Without exception, girls get better grades on average than boys, particularly at the elementary school level. Scholastic performance of girls is more stable and less fluctuating than that of boys (Crandell et al., 2012; Santrock, 2017; Snowman & McCown, 2015). The female advantage in school achievement in most course subjects is a common finding in educational studies, but the identification of relevant variables contributing to this gender difference must be further explored (Voyer & Voyer, 2014).

    In conclusion, research data from meta-analyses of hundreds of studies involving millions of participants indicate that perceived or actual differences in cognitive performance among the sexes are most likely caused by social and cultural factors not biological factors. That is, cognitive abilities are culturally mediated (nurture) rather than gender differences being attributed to innate abilities (nature).

     If males and females were treated as intellectual equals via gender equity measures in grade schools, colleges and universities, workplaces, and social settings in general, then individuals and society would benefit (APA, 2014; Reilly, 2012). Despite this conclusion, scientists continue to debate about how much, not whether, biology contributes to differences in the cognitive functioning of male and female brains (Nixon, 2012).

    Although no compelling evidence proves significant gender linked differences in the areas of cognitive functioning, except possibly in spatial ability, some findings do reveal gender differences when it comes to personality characteristics of males and females in the United States. Evidence reported by Crandell et al. (2012). Santrock (2017), and Snowman and McCown (2015), unless otherwise noted, substantiate the following summary findings.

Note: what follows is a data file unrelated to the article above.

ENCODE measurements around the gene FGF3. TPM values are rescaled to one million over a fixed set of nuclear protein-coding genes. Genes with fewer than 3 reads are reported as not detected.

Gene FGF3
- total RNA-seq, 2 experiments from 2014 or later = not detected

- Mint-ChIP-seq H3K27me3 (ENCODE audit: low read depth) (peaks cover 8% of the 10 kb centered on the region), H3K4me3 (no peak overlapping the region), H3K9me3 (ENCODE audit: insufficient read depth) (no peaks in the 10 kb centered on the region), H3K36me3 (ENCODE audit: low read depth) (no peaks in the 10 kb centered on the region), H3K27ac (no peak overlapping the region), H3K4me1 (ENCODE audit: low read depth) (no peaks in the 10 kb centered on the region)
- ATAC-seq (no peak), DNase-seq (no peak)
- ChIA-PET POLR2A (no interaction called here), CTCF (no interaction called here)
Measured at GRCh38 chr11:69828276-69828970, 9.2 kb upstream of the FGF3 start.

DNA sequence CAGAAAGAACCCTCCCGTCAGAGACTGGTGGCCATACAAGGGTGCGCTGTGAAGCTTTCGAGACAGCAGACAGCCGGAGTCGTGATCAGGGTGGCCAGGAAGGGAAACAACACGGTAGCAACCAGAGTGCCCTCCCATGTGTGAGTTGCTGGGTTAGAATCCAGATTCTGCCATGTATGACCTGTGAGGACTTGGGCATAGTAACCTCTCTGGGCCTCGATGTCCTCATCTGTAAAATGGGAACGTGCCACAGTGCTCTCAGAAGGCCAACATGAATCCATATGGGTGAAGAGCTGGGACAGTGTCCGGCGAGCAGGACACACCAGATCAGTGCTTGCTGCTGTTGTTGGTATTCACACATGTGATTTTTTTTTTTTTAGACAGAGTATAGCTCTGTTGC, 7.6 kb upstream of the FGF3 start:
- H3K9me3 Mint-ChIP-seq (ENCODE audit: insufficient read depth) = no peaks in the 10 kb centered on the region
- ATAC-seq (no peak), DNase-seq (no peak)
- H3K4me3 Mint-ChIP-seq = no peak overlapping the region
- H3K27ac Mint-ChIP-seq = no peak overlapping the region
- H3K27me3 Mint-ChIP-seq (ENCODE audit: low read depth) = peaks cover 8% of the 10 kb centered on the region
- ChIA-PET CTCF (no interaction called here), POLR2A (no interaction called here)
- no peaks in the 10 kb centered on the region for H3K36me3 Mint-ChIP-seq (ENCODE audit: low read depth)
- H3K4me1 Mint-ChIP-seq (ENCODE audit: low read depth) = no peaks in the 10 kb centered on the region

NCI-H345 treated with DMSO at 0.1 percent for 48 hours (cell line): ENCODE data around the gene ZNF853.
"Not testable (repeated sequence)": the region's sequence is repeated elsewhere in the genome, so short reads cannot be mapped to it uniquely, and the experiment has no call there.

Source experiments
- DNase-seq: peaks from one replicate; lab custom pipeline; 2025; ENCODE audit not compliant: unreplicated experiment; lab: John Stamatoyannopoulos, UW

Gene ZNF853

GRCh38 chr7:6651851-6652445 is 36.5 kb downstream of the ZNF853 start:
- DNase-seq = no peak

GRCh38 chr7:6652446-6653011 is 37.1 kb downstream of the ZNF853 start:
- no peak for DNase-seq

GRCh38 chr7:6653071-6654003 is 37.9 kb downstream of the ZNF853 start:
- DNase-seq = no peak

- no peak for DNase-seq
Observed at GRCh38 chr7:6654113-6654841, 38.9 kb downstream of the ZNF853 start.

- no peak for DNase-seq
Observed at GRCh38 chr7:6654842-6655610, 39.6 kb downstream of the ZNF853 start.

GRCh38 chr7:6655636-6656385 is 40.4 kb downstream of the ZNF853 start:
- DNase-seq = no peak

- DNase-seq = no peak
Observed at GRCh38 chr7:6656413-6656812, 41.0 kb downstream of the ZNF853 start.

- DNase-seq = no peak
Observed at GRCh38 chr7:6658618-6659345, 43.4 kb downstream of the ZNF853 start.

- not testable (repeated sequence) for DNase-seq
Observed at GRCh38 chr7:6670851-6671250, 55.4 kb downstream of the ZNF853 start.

Personality Traits

    Most observed gender-related personality behaviors are thought to be largely determined by culture but are, to some extent, a result of mutual interaction between environment and heredity.


    Males of all ages and of most cultures are generally more aggressive than females (Baron-Cohen,2005). The role of the sex-specific hormone testosterone has been cited as a possible cause of the more aggressive behavior demonstrated by males (Kimura, 1999). However, anthropologists, psychologists, sociologists, and scientists in other fields continue to disagree about whether aggression is biologically based or environmentally influenced. 

    Nevertheless, male and female roles differ widely in most cultures, with males usually being more dominant, assertive, active, hostile, and destructive.Conformity and Dependence Females have been found generally to be more conforming and more influenced by suggestion. The gender biases of some studies have left these findings open to suspicion, however.

Emotional Adjustment

    The emotional stability of the genders is approximately the same in childhood, but differences do arise in how emotional reactions are displayed. Research has revealed many differences in the way males and females “detect, process, and express” emotion (Thompson, 2010, p. 1). 

    For example, a study of 55 cultures found that women tend to be more emotional, better perceive verbal and visual emotional cues, and respond with greater sadness than men. On the other hand, men are more likely to be less extroverted and conscientious, react to stress by showing an increase in blood pressure, and experience love and anger less intensely than women.